Ben started by sharing some good news – his band’s song had reached 25,000 streams on Spotify. Eric mentioned that it may have earned them about $0.20 and Ben decided to do some math to see how much that was. He calculated that 25,000 streams was equivalent to 800 streams per day for 30 days, which was the equivalent to almost two packed Lee’s Palace concerts in Toronto. 

Then we moved onto the issue of not getting very much of the money from ticket sales anyhow. The conversation ended with a discussion about how ad revenue goes a long way and is a major source of income for many people. The talk highlighted the importance of understanding the complexities of the music industry and the potential for exploitation.

The record companies negotiated with Spotify in the early 2000s to get a cut of the profits and have privileged access to playlists. The record industry is compared to a cartel that controls the resource of music, and we discussed the recent Wizards of the Coast debacle and how the community responded to this, showing that they are not willing to put up with such restrictions.

The updated Wizards of the Coast (WotC) license for Dungeons and Dragons-related content had people up in arms about WotC tightening their license, which could have impacted many businesses that had been built up around D&D content. We also tackled the recent developments with YouTube’s monetization system, which has been used to silence independent media organizations under the guise of misinformation. Ben shared his experience with Napster and how it gave him access to music that he wouldn’t have had otherwise, which he believes led him to become a musician.


Listen to select songs from bands mentioned in this episode, if you’re into that kind of thing.


Eric Cockrell (@erbomuck)

Ben Cook (@zahrahthustrah)

John MacLeod (@comicrawk)


0:00:05   “Exploring Punk Music, DIY Culture, and the Economics of Streaming”

0:03:11   Discussion on Music Industry Revenue Streams and Monopoly

0:05:29   Exploring the Monopoly of Music Streaming Platforms and the Impact on Creativity

0:07:37   Discussion of the Wizards of the Coast Open License and the Impact of the YouTube Monetization System on Independent Media Organizations

0:10:07   Exploring the Impact of Music Labels and Ticketmaster on Creativity and Innovation

0:15:31   “Exploring the Impact of Monetization on Creative Expression”

0:24:52   Exploring the Evolution of Punk Music: A Discussion

0:26:42   Conversation on Music and Access to Venues

0:31:04   “The Challenges of Supporting Struggling Musicians in the Digital Age”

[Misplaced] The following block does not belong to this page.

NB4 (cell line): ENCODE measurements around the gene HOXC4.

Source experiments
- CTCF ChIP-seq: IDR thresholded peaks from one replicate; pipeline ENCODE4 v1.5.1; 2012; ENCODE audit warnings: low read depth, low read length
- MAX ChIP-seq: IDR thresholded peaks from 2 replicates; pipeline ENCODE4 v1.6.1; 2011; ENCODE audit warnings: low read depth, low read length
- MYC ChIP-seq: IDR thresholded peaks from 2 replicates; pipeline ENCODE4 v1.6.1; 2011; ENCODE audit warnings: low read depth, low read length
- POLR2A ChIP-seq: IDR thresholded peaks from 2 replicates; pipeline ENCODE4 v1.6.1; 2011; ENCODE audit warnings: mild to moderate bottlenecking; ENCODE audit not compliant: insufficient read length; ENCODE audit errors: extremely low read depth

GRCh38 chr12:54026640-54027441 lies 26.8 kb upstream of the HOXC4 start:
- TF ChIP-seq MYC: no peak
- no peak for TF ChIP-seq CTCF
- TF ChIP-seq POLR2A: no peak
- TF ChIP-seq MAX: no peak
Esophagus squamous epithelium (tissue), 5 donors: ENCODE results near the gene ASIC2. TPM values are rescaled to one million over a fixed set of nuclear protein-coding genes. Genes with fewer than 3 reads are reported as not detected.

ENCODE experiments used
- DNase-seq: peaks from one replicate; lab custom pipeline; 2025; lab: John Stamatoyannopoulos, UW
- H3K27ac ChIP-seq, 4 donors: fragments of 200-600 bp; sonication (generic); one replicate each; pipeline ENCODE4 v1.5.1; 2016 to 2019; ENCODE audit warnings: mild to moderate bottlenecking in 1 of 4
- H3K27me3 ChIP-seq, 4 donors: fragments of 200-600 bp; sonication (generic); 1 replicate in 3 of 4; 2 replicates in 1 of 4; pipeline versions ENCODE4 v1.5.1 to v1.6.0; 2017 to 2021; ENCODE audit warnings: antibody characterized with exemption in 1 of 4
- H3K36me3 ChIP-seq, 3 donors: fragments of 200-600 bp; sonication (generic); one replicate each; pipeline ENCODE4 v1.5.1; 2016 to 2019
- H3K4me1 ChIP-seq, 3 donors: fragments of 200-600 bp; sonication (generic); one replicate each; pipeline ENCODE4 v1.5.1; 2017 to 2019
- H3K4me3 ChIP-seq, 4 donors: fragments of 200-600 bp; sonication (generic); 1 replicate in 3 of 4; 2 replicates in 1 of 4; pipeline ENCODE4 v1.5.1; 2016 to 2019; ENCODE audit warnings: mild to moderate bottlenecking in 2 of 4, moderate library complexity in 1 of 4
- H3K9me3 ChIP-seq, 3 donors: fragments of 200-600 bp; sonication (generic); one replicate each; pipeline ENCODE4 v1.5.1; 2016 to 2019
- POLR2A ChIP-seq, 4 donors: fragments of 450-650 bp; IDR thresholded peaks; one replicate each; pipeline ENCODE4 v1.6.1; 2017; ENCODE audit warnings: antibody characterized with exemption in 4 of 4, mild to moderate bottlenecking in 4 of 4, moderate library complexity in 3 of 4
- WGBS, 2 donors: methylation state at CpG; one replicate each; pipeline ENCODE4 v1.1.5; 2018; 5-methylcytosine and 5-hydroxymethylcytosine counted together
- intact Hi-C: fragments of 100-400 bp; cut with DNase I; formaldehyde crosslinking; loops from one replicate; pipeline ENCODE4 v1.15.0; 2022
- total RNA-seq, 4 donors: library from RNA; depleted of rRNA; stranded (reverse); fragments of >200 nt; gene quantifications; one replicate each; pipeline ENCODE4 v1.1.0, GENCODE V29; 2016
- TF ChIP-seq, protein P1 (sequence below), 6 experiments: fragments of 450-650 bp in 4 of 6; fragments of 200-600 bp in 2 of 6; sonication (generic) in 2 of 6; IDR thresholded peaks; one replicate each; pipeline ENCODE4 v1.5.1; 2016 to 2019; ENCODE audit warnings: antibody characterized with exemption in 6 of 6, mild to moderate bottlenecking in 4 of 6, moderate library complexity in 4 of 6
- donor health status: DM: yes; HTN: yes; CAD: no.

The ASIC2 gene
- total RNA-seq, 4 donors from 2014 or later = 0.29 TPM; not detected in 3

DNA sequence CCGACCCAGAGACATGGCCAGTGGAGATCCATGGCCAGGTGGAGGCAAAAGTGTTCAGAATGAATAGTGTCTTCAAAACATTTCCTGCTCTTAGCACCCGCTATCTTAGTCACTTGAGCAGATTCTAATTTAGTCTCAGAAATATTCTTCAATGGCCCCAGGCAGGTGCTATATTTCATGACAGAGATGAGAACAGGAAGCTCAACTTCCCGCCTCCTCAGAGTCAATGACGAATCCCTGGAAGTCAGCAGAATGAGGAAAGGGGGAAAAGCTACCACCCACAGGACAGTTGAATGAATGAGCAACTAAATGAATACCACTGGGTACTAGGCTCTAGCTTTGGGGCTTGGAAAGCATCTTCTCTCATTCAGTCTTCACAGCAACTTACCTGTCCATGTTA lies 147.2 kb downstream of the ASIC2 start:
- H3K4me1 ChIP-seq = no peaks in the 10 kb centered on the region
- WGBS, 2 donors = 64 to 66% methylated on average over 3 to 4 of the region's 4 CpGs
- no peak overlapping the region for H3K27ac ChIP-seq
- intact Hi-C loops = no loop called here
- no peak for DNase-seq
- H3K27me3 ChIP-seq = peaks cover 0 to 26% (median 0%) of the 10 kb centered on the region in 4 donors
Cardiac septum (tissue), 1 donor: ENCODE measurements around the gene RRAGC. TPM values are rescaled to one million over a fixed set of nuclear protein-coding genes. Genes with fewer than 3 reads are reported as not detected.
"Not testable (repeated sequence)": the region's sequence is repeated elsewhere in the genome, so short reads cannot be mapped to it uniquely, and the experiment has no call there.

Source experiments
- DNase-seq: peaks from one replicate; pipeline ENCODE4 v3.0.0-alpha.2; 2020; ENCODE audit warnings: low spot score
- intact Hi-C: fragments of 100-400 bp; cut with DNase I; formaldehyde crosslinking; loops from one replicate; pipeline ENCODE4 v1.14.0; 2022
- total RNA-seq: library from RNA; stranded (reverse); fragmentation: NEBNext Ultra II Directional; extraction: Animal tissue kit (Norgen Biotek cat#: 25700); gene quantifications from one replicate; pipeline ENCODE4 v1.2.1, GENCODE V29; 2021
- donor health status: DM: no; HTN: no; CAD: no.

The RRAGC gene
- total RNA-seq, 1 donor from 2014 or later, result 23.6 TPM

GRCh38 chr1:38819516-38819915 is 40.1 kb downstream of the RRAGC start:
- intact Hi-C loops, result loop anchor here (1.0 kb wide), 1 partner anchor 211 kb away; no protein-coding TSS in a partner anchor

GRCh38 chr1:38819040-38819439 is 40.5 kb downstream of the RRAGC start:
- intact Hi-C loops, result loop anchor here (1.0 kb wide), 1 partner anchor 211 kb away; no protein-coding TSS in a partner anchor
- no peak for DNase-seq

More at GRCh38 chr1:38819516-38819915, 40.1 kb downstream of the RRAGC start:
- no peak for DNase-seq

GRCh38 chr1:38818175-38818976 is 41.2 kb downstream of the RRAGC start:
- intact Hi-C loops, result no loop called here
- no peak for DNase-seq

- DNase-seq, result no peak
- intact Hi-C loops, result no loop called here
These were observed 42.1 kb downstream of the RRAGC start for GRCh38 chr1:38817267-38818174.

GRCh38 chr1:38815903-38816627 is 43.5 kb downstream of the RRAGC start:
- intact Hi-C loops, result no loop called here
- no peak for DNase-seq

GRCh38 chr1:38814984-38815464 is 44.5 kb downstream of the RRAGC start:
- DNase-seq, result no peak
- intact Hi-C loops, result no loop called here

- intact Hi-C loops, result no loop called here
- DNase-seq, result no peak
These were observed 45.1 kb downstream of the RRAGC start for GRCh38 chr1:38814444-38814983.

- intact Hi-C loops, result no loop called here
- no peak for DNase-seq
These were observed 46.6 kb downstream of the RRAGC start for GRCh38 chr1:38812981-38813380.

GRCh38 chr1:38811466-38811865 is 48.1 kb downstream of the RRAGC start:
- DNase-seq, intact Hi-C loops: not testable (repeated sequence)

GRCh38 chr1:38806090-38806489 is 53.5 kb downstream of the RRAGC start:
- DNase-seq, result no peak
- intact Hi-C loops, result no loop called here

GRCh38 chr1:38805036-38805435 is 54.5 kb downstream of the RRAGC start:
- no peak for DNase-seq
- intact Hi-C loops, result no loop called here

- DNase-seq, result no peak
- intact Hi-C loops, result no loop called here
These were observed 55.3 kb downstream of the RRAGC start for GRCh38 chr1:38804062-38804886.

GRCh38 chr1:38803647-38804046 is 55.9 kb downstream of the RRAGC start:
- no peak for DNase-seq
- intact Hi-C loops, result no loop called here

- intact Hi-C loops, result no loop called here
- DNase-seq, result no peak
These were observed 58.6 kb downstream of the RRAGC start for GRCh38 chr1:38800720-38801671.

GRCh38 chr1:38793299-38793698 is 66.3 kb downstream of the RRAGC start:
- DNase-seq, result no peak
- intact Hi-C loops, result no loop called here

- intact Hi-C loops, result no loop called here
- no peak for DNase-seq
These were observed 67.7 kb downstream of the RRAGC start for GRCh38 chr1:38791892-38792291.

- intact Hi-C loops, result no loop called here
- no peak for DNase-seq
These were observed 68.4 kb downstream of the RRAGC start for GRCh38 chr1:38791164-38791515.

0:36:55   Conversation on the Financialization of Music and its Impact on Creativity

0:38:50   Conversation on the Impact of Advertising on Music Production

0:41:10   Heading: Local Scene and Online Music Promotion: A Discussion

0:43:23   Conversation on Music, Algorithms, and the Internet

0:47:46   Conversation on the Benefits of Local Music Scenes and Opening Bands

0:50:21   Conversation on the Impact of Limiting Openers at Live Music Events

0:52:23   Heading: Discussion on the Benefits of Breaking Even in the Arts

0:54:57   Heading: Exploring the Difference Between Art and Product at the Zine Fest

0:56:35   Conversation with Lawrence Lindell: Reflections on Art, Creativity, and Intellectual Property

1:03:46   Topic: Music Copyright and Public Domain

1:05:54   Heading: The Importance of Supporting the Arts

1:08:43   Conversation on the Importance of Supporting the Arts in the Face of Financial Challenges


“I’ve recently listened to a bunch of pop music in my friend’s car when we’re driving to and fro. And a lot of it is like direct ripped offs of, like, stuff from the even the 50s that they’ve now repackaged because the copyrights have been purchased by someone else and they’ve repackaged as dance songs and slightly changed the lyrics.” – Ben on modern radio hits

“And this is the real crux of the problem for me. A dollar? I don’t know, man. It doesn’t make sense to me. Seems like I would happily be poor as a musician for the rest of my life if it meant that this industry thing would collapse.” – Ben on bringing down the system

“The advantage of the organic sort of local scene, is you’re not stuck in your box. And shows like that used to happen every day all over the place.” Ben on the local scene

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